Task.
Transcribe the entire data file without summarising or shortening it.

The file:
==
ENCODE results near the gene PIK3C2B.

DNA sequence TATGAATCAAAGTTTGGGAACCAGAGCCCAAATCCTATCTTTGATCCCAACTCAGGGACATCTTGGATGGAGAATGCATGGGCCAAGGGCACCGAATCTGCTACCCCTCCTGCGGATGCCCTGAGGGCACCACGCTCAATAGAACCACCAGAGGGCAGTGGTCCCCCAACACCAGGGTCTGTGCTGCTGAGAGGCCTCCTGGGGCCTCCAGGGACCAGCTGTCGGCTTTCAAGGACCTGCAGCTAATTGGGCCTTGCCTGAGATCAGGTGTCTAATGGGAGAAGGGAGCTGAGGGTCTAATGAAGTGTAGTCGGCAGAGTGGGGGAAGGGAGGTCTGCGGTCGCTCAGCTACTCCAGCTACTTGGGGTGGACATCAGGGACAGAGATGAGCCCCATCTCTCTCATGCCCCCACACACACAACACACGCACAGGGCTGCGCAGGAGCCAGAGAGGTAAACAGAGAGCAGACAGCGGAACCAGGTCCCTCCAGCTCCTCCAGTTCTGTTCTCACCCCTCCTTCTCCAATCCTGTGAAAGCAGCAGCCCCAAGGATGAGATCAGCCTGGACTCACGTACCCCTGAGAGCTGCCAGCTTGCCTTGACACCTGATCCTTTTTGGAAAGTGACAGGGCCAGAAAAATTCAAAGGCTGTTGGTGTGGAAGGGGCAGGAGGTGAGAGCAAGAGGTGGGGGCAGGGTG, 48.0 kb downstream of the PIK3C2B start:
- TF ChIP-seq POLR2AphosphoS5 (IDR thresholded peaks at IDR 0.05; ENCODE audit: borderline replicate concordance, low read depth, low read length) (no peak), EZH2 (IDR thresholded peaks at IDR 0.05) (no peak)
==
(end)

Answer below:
ENCODE results near the gene PIK3C2B.

DNA sequence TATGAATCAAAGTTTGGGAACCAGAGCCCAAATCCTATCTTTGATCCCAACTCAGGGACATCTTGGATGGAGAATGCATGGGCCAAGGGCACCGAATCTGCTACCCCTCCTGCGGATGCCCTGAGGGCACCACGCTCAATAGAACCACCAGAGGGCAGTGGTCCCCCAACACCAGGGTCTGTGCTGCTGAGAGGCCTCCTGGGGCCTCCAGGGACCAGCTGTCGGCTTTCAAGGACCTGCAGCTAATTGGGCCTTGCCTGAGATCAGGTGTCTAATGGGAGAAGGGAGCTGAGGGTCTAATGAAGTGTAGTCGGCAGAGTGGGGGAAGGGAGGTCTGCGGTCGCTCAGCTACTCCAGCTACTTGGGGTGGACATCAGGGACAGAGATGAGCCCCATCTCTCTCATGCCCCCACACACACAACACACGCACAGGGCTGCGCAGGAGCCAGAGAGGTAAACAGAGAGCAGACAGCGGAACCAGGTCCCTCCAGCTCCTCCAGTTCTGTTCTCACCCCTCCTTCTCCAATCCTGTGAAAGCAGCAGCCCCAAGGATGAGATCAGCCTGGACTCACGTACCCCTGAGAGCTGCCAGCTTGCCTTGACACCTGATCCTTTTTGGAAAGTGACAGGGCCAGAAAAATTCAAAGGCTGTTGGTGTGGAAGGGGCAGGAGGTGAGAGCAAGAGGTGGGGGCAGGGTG, 48.0 kb downstream of the PIK3C2B start:
- TF ChIP-seq POLR2AphosphoS5 (IDR thresholded peaks at IDR 0.05; ENCODE audit: borderline replicate concordance, low read depth, low read length) (no peak), EZH2 (IDR thresholded peaks at IDR 0.05) (no peak)